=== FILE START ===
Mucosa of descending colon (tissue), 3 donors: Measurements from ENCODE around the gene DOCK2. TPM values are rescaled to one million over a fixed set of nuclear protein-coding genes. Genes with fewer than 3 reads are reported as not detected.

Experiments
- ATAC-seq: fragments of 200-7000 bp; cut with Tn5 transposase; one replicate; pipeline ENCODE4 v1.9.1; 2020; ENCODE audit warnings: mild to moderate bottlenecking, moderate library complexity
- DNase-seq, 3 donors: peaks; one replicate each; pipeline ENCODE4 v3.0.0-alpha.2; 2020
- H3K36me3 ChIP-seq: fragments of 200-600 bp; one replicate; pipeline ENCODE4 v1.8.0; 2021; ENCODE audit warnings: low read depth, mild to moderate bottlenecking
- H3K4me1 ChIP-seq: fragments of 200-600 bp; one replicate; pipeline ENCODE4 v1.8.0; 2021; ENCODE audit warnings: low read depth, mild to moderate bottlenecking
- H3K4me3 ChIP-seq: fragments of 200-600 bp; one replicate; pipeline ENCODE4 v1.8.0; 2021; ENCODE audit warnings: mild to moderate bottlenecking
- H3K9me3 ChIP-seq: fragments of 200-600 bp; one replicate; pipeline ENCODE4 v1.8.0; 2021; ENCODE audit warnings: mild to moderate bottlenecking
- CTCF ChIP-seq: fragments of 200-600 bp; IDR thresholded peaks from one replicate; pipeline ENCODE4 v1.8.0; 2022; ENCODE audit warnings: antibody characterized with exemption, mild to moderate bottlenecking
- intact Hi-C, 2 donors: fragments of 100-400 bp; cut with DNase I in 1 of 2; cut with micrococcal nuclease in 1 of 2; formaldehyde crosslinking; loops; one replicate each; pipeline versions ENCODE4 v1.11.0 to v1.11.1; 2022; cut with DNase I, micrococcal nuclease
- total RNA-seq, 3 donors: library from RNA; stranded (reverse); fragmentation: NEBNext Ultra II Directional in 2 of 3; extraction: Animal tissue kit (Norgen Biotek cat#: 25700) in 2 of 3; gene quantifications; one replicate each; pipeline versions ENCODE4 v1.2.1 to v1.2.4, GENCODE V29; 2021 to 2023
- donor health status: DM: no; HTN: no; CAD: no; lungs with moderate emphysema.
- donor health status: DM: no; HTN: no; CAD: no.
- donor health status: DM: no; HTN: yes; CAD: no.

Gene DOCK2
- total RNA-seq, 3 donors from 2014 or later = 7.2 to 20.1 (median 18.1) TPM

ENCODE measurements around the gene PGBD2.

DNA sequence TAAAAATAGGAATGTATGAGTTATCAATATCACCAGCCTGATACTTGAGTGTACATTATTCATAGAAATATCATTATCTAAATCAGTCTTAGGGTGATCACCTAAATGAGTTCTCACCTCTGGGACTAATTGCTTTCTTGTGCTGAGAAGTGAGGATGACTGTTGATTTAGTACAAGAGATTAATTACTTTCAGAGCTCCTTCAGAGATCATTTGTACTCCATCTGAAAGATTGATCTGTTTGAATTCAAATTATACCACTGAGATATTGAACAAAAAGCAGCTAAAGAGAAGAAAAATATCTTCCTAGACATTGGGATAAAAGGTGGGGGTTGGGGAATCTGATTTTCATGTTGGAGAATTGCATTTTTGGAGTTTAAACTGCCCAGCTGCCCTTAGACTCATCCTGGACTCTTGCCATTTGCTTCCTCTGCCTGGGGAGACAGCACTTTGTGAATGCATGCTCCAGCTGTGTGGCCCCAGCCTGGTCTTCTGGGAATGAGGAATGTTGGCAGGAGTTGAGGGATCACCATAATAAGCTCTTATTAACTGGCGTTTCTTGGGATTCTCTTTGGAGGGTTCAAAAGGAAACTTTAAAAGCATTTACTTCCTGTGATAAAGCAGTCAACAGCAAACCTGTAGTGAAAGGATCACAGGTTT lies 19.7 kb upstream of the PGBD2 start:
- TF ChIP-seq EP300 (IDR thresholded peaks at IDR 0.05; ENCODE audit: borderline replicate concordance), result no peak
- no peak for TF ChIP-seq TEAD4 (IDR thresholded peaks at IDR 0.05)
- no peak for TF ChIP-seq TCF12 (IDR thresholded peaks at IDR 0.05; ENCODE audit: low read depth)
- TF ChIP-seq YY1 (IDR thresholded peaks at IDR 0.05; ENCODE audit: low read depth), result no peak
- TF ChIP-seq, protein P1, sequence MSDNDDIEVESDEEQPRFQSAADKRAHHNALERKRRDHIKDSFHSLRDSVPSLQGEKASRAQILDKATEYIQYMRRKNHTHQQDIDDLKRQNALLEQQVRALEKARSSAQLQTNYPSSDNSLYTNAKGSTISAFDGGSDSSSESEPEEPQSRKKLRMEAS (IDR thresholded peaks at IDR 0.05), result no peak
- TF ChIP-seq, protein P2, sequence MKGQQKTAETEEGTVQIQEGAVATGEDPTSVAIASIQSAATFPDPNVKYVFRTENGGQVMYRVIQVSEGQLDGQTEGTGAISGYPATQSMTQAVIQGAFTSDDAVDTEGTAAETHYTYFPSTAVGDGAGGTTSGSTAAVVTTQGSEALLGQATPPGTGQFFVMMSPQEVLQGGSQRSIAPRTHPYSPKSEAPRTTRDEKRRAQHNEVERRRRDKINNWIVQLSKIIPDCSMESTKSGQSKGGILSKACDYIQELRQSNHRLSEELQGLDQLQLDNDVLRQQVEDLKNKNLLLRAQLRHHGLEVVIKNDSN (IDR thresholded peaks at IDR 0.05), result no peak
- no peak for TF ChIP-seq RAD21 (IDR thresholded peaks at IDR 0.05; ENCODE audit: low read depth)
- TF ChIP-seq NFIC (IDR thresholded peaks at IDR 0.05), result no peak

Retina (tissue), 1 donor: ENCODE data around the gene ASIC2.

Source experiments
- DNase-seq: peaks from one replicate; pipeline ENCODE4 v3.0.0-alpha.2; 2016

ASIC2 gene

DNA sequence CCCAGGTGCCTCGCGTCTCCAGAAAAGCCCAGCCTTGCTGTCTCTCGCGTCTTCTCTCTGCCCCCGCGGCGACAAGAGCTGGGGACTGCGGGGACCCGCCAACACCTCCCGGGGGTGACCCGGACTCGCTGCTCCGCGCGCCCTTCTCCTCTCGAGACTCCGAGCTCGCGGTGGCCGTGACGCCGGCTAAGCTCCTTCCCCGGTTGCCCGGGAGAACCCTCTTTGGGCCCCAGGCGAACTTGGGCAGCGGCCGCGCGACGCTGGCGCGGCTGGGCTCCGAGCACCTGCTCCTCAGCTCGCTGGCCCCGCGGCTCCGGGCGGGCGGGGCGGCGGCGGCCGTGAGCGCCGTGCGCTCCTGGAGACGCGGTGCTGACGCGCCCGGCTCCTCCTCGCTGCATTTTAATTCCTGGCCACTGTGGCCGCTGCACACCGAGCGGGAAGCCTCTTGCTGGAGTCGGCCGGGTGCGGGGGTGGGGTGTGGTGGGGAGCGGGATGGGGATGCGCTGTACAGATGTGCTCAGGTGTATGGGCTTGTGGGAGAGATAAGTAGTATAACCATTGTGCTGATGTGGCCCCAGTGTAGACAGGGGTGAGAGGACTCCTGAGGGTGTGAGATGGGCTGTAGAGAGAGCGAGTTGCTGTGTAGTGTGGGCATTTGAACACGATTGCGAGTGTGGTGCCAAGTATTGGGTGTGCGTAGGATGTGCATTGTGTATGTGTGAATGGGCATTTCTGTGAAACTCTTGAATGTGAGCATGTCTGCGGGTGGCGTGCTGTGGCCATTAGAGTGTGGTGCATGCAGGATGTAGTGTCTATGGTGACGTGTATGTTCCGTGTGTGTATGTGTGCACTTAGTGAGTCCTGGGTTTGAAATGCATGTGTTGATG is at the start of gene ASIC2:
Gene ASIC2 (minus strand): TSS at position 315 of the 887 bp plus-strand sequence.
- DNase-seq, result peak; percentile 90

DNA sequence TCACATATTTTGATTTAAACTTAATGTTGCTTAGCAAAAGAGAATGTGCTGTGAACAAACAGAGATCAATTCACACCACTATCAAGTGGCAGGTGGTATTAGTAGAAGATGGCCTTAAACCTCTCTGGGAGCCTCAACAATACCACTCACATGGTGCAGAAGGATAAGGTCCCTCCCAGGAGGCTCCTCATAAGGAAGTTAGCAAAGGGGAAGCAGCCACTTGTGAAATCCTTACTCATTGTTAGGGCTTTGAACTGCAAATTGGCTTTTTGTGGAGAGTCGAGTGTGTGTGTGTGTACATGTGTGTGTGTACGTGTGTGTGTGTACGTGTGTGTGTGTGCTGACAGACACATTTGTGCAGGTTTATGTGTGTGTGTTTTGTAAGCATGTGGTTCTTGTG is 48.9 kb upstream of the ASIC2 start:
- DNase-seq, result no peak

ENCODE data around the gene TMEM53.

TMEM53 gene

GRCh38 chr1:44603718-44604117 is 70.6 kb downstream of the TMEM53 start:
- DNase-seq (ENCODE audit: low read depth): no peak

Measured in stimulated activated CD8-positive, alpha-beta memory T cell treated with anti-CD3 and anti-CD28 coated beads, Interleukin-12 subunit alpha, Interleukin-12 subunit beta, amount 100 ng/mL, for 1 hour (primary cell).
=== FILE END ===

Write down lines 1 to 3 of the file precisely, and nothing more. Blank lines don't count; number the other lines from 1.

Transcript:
Mucosa of descending colon (tissue), 3 donors: Measurements from ENCODE around the gene DOCK2. TPM values are rescaled to one million over a fixed set of nuclear protein-coding genes. Genes with fewer than 3 reads are reported as not detected.

Experiments
- ATAC-seq: fragments of 200-7000 bp; cut with Tn5 transposase; one replicate; pipeline ENCODE4 v1.9.1; 2020; ENCODE audit warnings: mild to moderate bottlenecking, moderate library complexity